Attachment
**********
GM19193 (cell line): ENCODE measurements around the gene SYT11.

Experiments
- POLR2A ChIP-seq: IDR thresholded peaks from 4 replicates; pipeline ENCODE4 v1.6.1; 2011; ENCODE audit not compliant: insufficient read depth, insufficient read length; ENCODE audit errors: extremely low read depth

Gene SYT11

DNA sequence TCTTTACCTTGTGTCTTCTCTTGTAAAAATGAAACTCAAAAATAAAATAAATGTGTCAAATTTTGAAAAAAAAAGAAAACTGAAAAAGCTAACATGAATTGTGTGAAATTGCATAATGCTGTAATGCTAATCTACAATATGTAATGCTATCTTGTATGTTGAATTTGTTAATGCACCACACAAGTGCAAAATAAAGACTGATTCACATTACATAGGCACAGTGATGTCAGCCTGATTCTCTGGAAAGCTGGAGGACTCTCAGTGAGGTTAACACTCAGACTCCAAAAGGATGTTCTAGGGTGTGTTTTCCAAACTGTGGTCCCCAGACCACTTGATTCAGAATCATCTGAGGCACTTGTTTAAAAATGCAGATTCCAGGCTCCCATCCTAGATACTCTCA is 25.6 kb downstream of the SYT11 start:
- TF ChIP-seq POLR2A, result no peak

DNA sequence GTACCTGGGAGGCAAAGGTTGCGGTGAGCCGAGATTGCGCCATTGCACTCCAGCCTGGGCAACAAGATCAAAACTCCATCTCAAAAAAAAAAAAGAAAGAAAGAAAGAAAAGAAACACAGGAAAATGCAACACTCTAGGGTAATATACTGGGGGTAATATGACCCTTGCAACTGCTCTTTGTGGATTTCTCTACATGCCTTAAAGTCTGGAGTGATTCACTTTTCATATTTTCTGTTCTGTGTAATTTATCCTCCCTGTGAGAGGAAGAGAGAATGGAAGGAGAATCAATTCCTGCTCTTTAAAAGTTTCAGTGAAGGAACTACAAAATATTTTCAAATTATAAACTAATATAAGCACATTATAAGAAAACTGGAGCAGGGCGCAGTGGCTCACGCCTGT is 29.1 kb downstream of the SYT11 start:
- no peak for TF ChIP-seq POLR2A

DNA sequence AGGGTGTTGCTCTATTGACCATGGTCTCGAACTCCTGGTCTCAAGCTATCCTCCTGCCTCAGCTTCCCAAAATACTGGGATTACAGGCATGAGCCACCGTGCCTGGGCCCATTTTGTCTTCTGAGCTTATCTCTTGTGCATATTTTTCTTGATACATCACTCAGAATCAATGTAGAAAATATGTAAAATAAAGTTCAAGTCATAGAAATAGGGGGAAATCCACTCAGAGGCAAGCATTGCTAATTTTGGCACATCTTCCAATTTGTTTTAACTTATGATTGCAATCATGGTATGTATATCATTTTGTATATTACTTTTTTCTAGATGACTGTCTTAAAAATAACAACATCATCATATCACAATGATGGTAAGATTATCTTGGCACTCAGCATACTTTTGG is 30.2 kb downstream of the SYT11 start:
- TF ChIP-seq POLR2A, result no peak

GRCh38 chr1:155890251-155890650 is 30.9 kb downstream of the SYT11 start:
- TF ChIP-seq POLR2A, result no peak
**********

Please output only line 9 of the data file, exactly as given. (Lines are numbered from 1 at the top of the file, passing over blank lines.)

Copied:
DNA sequence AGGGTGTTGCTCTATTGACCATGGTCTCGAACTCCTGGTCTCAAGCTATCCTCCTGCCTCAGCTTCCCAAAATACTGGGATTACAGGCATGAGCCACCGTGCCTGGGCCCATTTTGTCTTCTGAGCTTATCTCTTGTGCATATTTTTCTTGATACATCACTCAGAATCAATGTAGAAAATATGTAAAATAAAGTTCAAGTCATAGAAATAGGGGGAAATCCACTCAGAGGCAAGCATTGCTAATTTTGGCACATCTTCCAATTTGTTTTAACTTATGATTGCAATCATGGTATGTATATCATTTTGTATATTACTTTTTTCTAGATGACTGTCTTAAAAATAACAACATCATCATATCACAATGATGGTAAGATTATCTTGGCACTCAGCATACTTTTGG is 30.2 kb downstream of the SYT11 start: